The male ball sack is going mainstream. Definitely not social media friendly - damn your American uptightness - but it’s the new the erongeous zone and is a signifier of the growing appreciation, and acceptance, of the male derriere. 

Stephen Fry once said his favourite statue was 'David' by Francis Derwent Wood, on the Hyde Park Corner roundabout, because of his arse. Niche gay publications like Butt and the celebration of gay art at Tate Britain in the 50th year of the part legalisation of homosexuality in 'Queer Art' all make 2017 the year of the masculine arse crack.

So, put that groomer and razor away, the male undercarriage is going mainstream, just don't mind the hairy bollocks!

Below - ‘Ben’ (2017) by Celia Hempton from Counter Editions

male arse butt Celia Hempton artist

Wednesday, 19 April 2017 10:33

Label To Know BeauFort London

Beaufort London Leo Crabtree The Chic GeekIt was at the launch of the new men’s grooming destination, Beast, - more info here - in Covent Garden that I was introduced to Leo Crabtree, the man behind the Beaufort London fragrance brand. There were a few samples of his fragrances in the selection of products to try and I was impressed by the originality of the scents. Historically based, they are a dramatic concoction of rich and smokey scents inspired by Britain’s maritime history. I wanted to know more, so, TheChicGeek asked Leo a few questions:

CG: What’s your background and why and when did you start Beaufort London?

LC: My background is mainly in music and I studied history at university. BeauFort London came about as a vehicle to market some homemade grooming products I was making around 4 years back.  I found myself getting bored of the stuff that was available at that time and I thought I could do a better job. This project then developed into something a bit different, particularly when I started to learn about making fragrance. This area really interested me and I’ve kind of followed this path for the last 3 years.

CG: Where does the name come from? 1805 is a special year for you, why is that?

LC: The brand’s name comes from the Beaufort Scale which was thought up in 1805 by Sir Francis Beaufort - a way that sailors could gauge and report the wind strength. It’s still in use today.

This idea of invisible strength resonates and seemed appropriate for a brand that initially was only selling very firm moustache wax. The metaphor works nicely for fragrance too.

Aside from this detail, 1805 was also a pivotal year for British fortunes at sea… following the win at the battle of Trafalgar (October 21st 1805) British sea power was established and continued unchallenged for a century or so… I think these naval events still echo in the way we Brits perceive ourselves. And there’s something about the early 19th century that fascinates us - it seems to pop up a lot in popular culture at the moment.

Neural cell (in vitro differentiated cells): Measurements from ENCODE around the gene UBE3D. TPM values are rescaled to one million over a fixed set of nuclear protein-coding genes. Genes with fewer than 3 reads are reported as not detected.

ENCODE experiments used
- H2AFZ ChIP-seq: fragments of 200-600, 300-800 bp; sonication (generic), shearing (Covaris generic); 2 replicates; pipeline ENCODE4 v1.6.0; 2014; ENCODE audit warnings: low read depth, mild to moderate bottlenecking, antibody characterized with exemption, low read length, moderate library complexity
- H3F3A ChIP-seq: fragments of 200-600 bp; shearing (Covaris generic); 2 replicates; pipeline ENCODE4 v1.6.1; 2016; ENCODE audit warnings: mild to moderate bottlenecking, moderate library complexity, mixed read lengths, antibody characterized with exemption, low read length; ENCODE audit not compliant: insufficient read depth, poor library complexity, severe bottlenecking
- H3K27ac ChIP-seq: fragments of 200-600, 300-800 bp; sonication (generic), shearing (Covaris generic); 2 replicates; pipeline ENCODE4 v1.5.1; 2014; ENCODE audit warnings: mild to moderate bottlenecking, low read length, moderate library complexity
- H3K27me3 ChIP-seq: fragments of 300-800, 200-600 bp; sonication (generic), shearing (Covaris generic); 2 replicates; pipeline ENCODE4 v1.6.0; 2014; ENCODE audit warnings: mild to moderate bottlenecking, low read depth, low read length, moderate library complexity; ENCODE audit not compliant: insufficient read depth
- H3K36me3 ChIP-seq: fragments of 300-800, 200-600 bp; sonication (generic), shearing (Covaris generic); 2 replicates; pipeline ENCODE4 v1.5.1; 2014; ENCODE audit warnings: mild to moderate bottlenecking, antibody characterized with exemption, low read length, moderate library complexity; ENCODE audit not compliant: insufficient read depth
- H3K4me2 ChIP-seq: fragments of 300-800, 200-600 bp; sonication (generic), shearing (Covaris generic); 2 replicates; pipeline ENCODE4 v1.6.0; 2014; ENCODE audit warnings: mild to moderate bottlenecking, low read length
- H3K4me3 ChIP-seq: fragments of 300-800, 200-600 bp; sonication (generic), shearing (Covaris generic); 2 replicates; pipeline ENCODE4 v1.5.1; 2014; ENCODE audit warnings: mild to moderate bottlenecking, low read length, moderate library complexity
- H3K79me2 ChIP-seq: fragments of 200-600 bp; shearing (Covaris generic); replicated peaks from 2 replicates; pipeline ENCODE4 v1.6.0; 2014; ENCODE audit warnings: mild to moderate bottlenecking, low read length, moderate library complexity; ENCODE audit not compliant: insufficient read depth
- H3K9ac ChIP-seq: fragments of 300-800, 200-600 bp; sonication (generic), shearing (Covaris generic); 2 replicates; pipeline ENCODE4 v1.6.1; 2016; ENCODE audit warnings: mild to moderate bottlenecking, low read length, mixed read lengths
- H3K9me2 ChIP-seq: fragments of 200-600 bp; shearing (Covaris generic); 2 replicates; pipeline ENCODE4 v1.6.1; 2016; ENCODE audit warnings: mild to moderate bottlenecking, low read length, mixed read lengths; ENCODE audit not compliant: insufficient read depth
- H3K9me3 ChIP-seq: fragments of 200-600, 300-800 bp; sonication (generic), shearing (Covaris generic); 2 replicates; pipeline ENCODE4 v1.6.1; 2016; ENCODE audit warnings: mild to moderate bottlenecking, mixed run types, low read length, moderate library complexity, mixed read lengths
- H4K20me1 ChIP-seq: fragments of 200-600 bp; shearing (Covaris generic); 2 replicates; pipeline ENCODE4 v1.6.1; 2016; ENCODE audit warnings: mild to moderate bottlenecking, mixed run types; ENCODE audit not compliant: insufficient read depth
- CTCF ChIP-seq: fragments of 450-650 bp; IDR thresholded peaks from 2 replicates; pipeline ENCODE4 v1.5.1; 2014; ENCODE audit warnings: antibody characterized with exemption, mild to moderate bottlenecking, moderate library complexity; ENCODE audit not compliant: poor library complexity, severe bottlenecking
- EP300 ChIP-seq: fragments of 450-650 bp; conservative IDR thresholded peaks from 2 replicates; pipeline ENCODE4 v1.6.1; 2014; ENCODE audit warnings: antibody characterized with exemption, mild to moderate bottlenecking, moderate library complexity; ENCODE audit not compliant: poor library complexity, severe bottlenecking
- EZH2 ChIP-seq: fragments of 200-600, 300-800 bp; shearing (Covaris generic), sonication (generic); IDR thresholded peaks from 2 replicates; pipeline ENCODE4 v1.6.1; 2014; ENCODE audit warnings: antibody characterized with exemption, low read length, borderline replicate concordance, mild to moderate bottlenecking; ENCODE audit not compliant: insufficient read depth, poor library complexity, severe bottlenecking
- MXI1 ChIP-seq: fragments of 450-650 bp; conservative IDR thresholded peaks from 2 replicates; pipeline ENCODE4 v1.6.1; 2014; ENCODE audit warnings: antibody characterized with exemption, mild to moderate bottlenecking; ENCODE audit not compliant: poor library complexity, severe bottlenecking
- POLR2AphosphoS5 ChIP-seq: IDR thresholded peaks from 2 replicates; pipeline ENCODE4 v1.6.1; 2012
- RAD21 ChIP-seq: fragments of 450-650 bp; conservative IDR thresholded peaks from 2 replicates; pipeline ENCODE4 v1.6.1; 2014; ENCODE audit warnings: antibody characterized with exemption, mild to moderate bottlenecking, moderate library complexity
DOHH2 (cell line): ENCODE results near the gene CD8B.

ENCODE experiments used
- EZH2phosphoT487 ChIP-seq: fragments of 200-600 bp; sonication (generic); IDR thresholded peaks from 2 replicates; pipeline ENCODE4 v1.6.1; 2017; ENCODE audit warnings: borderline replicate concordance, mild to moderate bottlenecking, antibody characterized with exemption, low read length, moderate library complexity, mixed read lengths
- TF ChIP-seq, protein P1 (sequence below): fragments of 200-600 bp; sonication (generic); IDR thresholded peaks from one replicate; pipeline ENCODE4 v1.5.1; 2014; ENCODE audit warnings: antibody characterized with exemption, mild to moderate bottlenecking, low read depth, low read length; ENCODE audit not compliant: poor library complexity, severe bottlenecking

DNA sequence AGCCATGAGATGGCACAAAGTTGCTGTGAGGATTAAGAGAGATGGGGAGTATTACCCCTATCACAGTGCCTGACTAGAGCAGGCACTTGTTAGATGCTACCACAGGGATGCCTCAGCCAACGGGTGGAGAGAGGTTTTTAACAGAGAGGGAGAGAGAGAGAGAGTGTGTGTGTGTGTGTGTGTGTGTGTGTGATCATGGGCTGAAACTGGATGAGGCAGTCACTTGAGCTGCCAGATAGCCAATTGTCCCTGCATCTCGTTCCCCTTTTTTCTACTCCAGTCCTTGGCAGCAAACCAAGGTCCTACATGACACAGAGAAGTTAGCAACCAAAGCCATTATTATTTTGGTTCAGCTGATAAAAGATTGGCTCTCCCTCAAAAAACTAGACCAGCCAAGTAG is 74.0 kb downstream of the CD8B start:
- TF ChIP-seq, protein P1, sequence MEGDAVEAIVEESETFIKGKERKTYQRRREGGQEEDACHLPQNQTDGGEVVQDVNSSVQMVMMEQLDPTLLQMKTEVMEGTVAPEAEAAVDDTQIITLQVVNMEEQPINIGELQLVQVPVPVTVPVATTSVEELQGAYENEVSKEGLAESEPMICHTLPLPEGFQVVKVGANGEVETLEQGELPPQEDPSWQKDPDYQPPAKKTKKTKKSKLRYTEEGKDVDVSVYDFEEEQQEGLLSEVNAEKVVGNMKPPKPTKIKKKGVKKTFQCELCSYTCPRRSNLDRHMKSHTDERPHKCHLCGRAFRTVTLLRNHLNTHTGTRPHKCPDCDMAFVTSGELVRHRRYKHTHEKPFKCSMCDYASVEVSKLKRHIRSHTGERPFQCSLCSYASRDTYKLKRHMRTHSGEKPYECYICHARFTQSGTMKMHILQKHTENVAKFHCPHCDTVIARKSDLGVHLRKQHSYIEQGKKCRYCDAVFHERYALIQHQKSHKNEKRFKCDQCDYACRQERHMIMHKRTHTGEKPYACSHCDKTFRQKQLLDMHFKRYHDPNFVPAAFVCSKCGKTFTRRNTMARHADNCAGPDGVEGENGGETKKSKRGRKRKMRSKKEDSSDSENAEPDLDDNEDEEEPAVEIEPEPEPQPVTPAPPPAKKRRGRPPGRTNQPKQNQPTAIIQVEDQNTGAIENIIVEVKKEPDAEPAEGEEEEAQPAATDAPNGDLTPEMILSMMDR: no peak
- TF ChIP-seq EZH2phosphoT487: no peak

CG: How many fragrances are in the range?

LC: The ‘Come Hell or High Water’ Collection consists of 5 Eau De Parfum each representing a different aspect of our relationship with the sea:  Tonnerre (Trafalgar/warfare), Coeur De Noir (adventure stories / tattoos), Vi Et Armis (The opium / sea trade), Lignum Vitae (ships clocks / time) and Fathom V (The Tempest - weather). We are launching a 6th later this year too and we recently released a leather discovery set of the whole collection - refillable 7.5ml vials of each which is really popular.

CG: What is the idea behind the packaging?

LC: Well the caps were at one point going to be made out of pieces of old ships, but this didn’t work all that well. So, now, they are made from ash, which is a bit more stable and safer to reproduce.

The boxes ended up becoming almost like books or possibly sarcophagi - this is a pretty important thread in all this. The past, history, books, it’s all in here. I like to include snippets of things I’ve read, pictures inspired by the events that inform the fragrances. Each box is embossed with a little latin phrase which I found on a medal that was given to those who fought at the battle of Trafalgar. All these little things build a coherent picture of the brand I think. 

CG: I like Tonnerre, which is inspired by the battle of Trafalgar, how do you get that smokey effect?

LC: Lots and lots of birch tar. This is an intensely smokey material made by boiling birch sap.  This has been used a lot in the past to create a ‘leather’ effect (Famously in Chanel’s 'Cuir De Russie’ - historically Russian soldiers used Birch tar to waterproof their boots). In the case of Tonnerre the perfumer uses it in far far higher concentration than anyone has before to produce a gunpowder effect. I love the intensity of it… and the smell of tar immediately reminds me of boats.

Tonnerre Trafalgar fragrance 1805 Beaufort London The Chic Geek GroomingCG: Any highlights from the others? What is the most popular and why do you think that is?